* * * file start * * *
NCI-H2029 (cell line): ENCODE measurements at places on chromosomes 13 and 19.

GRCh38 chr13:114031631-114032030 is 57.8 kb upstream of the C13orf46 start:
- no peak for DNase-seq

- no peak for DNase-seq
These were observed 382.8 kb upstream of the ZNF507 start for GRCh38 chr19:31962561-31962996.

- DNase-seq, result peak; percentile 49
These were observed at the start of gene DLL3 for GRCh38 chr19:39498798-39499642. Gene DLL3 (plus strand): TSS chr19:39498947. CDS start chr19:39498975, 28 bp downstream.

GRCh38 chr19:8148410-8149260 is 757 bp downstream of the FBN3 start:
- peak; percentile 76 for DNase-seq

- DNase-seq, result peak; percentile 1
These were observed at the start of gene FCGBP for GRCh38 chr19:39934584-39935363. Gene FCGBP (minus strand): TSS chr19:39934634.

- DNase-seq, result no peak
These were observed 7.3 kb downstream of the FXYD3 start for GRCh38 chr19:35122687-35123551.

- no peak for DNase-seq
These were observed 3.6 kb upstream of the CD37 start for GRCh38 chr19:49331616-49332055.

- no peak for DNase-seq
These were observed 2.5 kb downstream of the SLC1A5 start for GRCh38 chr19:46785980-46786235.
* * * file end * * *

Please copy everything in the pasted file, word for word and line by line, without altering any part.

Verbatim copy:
NCI-H2029 (cell line): ENCODE measurements at places on chromosomes 13 and 19.

GRCh38 chr13:114031631-114032030 is 57.8 kb upstream of the C13orf46 start:
- no peak for DNase-seq

- no peak for DNase-seq
These were observed 382.8 kb upstream of the ZNF507 start for GRCh38 chr19:31962561-31962996.

- DNase-seq, result peak; percentile 49
These were observed at the start of gene DLL3 for GRCh38 chr19:39498798-39499642. Gene DLL3 (plus strand): TSS chr19:39498947. CDS start chr19:39498975, 28 bp downstream.

GRCh38 chr19:8148410-8149260 is 757 bp downstream of the FBN3 start:
- peak; percentile 76 for DNase-seq

- DNase-seq, result peak; percentile 1
These were observed at the start of gene FCGBP for GRCh38 chr19:39934584-39935363. Gene FCGBP (minus strand): TSS chr19:39934634.

- DNase-seq, result no peak
These were observed 7.3 kb downstream of the FXYD3 start for GRCh38 chr19:35122687-35123551.

- no peak for DNase-seq
These were observed 3.6 kb upstream of the CD37 start for GRCh38 chr19:49331616-49332055.

- no peak for DNase-seq
These were observed 2.5 kb downstream of the SLC1A5 start for GRCh38 chr19:46785980-46786235.